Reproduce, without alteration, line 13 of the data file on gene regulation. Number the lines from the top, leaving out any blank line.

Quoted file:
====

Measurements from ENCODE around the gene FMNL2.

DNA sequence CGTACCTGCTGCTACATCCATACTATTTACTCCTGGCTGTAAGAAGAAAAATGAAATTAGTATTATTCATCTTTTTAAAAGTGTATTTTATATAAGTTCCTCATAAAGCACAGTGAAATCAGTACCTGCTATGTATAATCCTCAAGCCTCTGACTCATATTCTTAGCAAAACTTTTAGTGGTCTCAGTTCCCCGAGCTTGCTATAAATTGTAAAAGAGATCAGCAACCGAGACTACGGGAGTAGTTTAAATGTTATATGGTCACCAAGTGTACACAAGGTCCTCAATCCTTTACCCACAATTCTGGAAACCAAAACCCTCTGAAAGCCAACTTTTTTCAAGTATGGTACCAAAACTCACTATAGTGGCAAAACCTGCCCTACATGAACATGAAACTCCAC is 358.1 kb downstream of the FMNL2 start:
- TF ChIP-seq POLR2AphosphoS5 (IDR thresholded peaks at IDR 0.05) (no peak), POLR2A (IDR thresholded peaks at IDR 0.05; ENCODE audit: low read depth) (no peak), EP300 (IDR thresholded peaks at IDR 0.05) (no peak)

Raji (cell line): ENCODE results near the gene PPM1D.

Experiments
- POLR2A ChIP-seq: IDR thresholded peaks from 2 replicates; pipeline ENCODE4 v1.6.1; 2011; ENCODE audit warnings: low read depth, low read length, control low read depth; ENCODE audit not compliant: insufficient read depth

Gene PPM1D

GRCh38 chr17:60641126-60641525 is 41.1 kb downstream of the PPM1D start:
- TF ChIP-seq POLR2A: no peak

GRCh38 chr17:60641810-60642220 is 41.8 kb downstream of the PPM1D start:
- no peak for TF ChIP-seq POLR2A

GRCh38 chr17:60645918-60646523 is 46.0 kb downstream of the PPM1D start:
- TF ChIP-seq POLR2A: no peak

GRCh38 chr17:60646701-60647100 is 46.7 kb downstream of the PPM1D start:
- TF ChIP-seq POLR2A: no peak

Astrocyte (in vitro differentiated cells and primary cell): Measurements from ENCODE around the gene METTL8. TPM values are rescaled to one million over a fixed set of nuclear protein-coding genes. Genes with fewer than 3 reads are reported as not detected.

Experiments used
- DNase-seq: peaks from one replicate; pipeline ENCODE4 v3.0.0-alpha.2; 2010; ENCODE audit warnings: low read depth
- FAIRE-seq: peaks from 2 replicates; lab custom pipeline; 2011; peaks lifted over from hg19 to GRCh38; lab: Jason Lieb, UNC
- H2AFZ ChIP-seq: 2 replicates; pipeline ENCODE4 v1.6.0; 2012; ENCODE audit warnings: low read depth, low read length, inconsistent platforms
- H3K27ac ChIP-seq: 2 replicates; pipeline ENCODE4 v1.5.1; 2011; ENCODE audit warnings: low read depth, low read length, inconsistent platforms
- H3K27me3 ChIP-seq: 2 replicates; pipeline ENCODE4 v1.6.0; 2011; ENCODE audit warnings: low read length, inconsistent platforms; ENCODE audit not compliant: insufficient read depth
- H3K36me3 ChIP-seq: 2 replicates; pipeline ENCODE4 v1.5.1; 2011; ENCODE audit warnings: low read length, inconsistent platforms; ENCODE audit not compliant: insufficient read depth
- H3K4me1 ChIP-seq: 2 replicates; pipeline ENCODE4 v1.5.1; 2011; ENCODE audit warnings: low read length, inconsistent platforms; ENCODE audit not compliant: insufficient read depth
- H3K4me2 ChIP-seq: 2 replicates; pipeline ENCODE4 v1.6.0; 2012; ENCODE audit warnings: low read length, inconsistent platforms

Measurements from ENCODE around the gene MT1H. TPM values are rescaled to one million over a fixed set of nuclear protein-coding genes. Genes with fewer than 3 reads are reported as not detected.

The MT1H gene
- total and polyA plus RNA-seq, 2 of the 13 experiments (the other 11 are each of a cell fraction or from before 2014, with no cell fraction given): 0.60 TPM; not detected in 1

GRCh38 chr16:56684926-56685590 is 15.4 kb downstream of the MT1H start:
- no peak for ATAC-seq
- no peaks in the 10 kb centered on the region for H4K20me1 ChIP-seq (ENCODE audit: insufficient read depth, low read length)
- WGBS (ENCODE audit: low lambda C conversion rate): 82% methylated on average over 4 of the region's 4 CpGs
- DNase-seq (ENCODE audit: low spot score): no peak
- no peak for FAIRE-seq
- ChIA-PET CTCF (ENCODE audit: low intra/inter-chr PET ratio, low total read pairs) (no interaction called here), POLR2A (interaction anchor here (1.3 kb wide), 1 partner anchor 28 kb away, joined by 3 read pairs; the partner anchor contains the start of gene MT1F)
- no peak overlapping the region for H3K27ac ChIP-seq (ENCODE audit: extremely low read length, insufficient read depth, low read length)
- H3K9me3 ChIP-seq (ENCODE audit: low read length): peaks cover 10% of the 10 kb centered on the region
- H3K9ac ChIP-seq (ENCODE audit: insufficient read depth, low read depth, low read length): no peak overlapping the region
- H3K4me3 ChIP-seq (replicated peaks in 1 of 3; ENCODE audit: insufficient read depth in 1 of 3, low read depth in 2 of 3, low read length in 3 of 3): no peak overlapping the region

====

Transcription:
- TF ChIP-seq POLR2A: no peak